It’s been 19 years since Saratoga Arts moved into the old library building on Broadway in Saratoga Springs.
And for the past 16 years, thousands of people have enjoyed theater, music, movies, lectures and other programs in the arts center’s Dee Sarno Theater. The Saratoga Film Forum screens independent and foreign films in the room, the Local Actors Guild of Saratoga presents its plays.
The theater is due for a face-lift, and its generic, stackable chairs are at the top of the list, says Joel Reed, executive director of the 700-member, nonprofit community arts organization.
“The chairs are worn out, they are wobbly,” he says.
With a $39,544 grant from the Alfred Z. Solomon Charitable Trust, the theater will soon be getting not only new chairs, but new carpeting, a new stage and new stage lighting.
Besides the theater, the first floor has an art gallery with changing exhibits, and there are classrooms on a lower floor.
Reed has worked at Saratoga Arts since 2003, when he was hired as associate director.
In 2007, after Dee Sarno retired, he became executive director.
Reed grew up in Savannah, Georgia, and went to college in California. He holds a bachelor’s degree in literature from UC Santa Cruz and master’s and doctorate degrees in English from UC Irvine.
For five years, he taught 18th-century British literature at Syracuse University.
Reed is married to Katherine Hauser, an art history professor at Skidmore College, and the couple live on seven acres in Porter Corners, town of Greenfield.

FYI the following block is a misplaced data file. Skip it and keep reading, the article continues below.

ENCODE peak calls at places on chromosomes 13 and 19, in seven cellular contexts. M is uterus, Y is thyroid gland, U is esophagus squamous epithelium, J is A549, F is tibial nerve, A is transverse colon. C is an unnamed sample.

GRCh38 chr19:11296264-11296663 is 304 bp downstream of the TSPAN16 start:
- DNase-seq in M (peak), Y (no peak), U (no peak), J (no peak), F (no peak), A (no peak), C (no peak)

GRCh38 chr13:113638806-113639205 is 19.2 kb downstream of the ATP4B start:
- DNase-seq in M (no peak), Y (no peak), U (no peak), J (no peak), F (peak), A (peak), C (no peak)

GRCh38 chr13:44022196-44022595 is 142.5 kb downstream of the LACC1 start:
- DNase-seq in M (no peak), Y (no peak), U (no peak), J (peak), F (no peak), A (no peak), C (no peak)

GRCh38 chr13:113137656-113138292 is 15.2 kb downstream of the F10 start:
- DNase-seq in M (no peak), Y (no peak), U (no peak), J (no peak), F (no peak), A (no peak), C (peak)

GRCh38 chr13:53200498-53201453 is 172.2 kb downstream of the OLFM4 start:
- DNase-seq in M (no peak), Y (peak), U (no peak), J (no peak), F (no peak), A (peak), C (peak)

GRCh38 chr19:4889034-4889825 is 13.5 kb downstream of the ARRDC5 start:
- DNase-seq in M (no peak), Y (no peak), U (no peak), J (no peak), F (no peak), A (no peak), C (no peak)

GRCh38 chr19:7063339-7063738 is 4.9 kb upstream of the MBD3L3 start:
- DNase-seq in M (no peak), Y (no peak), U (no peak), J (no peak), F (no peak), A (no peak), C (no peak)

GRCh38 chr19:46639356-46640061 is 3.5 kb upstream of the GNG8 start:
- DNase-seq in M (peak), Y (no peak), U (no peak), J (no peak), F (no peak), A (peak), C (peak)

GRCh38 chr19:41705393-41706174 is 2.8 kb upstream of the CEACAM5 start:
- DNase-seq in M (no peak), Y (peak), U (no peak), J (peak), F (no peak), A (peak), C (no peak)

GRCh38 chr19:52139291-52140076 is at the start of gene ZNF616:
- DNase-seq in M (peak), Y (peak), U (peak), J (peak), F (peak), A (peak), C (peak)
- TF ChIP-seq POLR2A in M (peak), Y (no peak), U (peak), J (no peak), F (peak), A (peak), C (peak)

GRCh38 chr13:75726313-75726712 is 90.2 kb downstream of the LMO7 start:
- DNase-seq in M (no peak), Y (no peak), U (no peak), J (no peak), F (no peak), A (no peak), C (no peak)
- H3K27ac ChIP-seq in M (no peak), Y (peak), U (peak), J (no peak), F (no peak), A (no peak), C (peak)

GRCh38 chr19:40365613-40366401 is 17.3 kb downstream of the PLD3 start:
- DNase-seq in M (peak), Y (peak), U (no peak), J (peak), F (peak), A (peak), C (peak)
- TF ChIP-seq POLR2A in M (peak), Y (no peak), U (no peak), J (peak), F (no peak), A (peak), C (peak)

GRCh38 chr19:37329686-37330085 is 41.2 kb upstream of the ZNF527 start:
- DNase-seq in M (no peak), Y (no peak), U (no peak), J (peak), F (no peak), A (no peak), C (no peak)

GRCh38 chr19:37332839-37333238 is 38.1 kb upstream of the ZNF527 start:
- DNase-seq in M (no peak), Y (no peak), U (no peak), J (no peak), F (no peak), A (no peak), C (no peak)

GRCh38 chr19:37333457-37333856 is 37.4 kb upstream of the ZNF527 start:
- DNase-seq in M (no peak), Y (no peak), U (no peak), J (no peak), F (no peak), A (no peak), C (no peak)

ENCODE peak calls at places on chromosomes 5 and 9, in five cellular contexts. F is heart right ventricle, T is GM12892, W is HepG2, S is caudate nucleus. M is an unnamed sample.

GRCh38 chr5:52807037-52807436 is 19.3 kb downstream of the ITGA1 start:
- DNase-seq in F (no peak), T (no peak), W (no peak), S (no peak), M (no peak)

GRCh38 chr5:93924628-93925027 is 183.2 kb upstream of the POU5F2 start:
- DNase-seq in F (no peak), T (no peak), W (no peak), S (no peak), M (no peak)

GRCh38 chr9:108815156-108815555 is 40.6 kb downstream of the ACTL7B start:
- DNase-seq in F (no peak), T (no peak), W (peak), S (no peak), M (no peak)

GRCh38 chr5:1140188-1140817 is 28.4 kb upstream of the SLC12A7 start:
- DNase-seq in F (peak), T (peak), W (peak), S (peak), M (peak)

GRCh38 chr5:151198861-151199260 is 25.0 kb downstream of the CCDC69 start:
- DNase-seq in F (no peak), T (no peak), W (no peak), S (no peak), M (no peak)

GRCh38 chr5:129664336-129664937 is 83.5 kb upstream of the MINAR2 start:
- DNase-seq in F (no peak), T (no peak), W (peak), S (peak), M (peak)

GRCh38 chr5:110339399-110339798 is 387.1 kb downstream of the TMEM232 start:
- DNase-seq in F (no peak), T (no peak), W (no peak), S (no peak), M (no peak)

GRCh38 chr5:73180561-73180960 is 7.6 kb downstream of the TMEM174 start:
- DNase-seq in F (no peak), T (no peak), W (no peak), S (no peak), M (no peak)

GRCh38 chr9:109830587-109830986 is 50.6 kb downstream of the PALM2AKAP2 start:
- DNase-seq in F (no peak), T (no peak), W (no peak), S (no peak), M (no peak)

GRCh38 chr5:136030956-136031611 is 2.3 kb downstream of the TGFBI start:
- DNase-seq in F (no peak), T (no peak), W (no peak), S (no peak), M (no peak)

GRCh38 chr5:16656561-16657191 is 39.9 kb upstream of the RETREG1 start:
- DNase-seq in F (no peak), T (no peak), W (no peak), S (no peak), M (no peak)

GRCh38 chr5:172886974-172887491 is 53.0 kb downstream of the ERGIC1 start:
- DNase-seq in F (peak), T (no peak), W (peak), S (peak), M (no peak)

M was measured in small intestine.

The Gazette talked to Reed about the theater improvements earlier this month:
Q: What will the new seats be like?
A: They are not going to be as comfortable as Bow Tie, but they are going to be much more comfortable seats. They’ll be much more supportive than the seats that are there now. It’s certainly time for something that’s more ergonomic and that looks better in the space. And they will also be on a riser system so it will improve sight lines, too.
Q: Have you gotten complaints about the current seats?
A: Yeah. They don’t work for everybody. They find them uncomfortable. And if you are sitting toward the back of the room, it can be hard to see the stage.
Q: There are 111 chairs now. Will that change?
A: We may lose about 10 seats.
Q: When will the new seats be installed?
A: I hoped to have them in the spring but at this point I think it will be in the early fall. I’m also doing research on a new stage lighting system.
Q: How will this affect Saratoga Film Forum?
A: I think it’s going to be a benefit to everybody. The place will look a lot better. During that period of installation, they might have to adjust their schedule.
Q: On your website, it says the theater is used 236 days a year.
A: Some of those days are rehearsals, some of those days are public screenings or performances but it’s a really active place. I think that’s the way we fill our role as a community arts center. It’s important to have a space of this size downtown. Once it’s updated and upgraded, it will be even more valuable.
Q: How have the mission or offerings of the arts center evolved over the years?
A: We’re pretty much staying true to mission. At the heart of what we do is making the arts accessible. Our classes and education programs are about letting people explore their own talents. About 300 of our members are artists. Over the year, we give about 700 artists opportunities to show their work.